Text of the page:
The bottom line with Heinen is this: He’s a solid two-way, third-line winger who the Bruins still have on the cheap at $2.8 million per season. Right now it says more about the Bruins' poor roster depth on the wings than it does about Heinen that he’s been thrust into a top-6 role, but the hope is still there that he can reach another level offensively at just 24 years old in his third year at the NHL level.

Bruins, Caps fighting for Power Ranking supremacy>>>>>

Click here to download the new MyTeams App by NBC Sports! Receive comprehensive coverage of your teams and stream the Celtics easily on your device.

NHL rumors: Here is Devils' asking price for a Taylor Hall trade before deadline

NHL rumors: Here is Devils' asking price for a Taylor Hall trade before deadline

The NHL trade deadline is Feb. 24, and the superstar dominating the rumor mill is New Jersey Devils left winger Taylor Hall.

Reports last week indicated the Devils were listening to teams interested in making a deal for the 2017-18 Hart Trophy winner. Hall is in the final year of his contract and eligible for unrestricted free agency next summer. The Devils are going nowhere this season, and sit in last place in the Metropolitan Division entering Thursday's games.

So, which teams are interested in making a deal for Hall?

The Boston Bruins have not come up in any recent rumors involving Hall, and that makes sense. The salary cap part of a Hall trade wouldn't be easy to work, and the Bruins also need cap space to re-sign defenseman Torey Krug when he's a free agent in July or find a suitable replacement if he leaves.

Sportsnet's Elliotte Friedman, in his recent 31 Thoughts column, mentioned several teams in the mix. But perhaps more interesting, he noted what the Devils are seeking in return for Hall.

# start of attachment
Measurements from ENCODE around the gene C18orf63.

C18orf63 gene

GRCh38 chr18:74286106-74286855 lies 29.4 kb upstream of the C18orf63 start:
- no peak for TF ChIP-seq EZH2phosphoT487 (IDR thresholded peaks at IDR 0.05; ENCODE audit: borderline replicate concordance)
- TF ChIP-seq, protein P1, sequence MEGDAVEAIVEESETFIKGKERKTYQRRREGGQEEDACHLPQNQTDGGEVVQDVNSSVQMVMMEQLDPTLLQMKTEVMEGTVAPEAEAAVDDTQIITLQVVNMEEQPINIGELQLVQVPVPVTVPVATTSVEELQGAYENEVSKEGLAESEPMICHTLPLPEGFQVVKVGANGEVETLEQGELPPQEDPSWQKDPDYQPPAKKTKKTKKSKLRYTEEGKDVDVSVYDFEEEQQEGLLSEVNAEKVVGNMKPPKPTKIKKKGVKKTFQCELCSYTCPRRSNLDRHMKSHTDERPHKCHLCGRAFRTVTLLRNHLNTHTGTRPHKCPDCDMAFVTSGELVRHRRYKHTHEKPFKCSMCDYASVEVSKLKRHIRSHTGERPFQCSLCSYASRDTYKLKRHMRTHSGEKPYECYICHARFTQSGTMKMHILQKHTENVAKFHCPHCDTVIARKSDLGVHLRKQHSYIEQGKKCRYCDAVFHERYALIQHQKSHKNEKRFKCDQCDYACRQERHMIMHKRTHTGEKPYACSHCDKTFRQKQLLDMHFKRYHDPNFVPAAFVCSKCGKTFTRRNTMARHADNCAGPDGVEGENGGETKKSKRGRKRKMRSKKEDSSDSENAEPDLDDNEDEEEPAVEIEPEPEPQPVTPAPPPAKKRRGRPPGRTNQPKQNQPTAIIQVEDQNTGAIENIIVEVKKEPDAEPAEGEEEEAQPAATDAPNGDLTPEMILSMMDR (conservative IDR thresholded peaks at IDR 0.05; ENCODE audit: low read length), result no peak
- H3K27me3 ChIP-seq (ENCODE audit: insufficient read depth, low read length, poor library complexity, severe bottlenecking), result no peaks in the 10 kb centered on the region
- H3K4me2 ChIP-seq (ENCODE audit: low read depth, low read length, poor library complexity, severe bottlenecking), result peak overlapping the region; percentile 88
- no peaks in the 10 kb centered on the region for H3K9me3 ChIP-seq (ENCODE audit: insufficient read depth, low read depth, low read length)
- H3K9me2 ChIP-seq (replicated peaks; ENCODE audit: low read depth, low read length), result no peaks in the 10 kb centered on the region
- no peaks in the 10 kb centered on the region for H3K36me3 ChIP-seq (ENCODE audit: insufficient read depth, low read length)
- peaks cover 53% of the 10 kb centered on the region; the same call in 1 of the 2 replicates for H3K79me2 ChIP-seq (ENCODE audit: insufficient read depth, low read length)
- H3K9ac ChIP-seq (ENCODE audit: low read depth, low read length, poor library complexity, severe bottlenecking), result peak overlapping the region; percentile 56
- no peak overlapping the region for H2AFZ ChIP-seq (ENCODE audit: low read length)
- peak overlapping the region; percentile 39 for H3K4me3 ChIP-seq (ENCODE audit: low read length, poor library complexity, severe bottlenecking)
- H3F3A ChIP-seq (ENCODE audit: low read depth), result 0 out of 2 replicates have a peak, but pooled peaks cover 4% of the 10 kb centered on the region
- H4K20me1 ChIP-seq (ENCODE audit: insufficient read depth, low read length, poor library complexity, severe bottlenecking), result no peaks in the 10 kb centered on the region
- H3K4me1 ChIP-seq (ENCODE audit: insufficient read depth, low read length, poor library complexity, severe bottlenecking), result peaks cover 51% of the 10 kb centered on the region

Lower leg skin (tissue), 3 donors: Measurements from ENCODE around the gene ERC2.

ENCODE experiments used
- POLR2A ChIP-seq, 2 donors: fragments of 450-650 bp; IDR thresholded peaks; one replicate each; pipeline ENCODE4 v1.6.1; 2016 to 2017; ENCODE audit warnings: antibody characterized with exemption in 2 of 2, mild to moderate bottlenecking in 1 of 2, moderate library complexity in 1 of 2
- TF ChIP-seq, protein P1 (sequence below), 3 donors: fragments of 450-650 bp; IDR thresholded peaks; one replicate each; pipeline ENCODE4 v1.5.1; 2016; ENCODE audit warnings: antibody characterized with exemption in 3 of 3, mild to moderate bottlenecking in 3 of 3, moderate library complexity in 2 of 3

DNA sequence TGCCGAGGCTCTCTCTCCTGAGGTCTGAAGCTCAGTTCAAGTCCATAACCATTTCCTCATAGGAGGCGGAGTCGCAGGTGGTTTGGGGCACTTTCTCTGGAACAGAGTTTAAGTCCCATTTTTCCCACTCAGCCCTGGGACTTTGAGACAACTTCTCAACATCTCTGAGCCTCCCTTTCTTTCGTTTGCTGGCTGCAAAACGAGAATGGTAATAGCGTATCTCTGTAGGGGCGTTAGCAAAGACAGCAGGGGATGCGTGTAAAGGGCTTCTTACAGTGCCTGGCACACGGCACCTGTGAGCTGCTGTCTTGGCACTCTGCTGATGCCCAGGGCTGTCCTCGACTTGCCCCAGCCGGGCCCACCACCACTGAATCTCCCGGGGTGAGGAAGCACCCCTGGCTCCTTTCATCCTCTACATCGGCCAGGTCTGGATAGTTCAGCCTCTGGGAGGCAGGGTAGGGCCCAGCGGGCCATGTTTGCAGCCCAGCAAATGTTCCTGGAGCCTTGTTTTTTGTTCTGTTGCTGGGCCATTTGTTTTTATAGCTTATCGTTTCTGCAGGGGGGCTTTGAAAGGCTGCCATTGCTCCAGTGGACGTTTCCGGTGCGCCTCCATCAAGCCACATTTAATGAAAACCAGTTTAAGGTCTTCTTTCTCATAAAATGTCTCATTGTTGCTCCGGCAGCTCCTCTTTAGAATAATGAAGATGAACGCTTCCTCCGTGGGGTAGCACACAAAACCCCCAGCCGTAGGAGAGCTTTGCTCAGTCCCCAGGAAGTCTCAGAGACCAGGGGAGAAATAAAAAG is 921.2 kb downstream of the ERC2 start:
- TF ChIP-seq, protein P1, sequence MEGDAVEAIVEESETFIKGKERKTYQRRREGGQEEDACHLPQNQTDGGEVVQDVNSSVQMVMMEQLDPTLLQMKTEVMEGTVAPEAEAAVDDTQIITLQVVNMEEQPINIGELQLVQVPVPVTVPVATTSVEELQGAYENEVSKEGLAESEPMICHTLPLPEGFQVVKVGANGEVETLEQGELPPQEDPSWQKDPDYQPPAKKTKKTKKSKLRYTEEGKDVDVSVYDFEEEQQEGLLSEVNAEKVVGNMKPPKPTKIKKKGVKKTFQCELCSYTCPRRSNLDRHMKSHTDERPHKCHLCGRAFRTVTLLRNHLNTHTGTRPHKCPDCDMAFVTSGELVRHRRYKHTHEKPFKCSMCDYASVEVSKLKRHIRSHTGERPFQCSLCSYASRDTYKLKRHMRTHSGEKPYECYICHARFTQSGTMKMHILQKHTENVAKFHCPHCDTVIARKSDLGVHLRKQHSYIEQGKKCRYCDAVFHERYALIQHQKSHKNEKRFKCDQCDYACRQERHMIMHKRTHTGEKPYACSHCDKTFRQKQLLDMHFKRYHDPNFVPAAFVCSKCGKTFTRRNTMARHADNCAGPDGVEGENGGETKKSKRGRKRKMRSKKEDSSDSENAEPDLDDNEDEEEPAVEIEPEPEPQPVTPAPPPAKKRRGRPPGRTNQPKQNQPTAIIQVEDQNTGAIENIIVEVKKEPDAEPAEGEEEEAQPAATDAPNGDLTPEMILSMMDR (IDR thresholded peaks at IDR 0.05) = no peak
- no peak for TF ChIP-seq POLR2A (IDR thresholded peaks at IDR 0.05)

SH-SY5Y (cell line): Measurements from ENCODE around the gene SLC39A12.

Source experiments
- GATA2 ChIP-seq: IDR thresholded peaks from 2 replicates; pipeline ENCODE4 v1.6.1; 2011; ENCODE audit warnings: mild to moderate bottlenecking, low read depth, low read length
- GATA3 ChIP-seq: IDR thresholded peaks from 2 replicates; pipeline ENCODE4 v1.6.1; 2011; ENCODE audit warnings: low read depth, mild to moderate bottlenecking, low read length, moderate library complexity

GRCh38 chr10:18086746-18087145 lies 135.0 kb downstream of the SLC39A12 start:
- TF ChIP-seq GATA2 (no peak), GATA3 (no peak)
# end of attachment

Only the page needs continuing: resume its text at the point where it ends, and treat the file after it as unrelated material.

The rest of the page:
The Taylor Hall trade talks have intensified, but that doesn’t mean it’s going to happen at this time.

“He’s trying,” another GM said of Shero.

The Devils have made it clear they want first-rounders (although they are willing to discuss conditional situations, depending on the acquiring team’s ability to re-sign Hall or playoff results) and/or high-level prospects who are ready to play. They badly need defence, which is why there’s a lot of focus on Colorado as the perfect trade partner. The Avalanche have plenty of defensive prospects and think they can win. Several teams believe Arizona is making a serious effort. Hall is what they need, too. It’s believed Dallas and St. Louis are among other pursuers.

Hall missed most of last season with an injury, but he's been healthy in 2019-20. He's tallied 22 points (four goals, 18 assists) in 27 games and would make a strong impact for any contending team's top-six forward group.

The asking price, as it should be, is substantial, but it would be worth it for teams that strongly believe they can re-sign him after the season.

Click for five potential trade destinations for Taylor Hall>>>

Click here to download the new MyTeams App by NBC Sports! Receive comprehensive coverage of your teams and stream the Celtics easily on your device.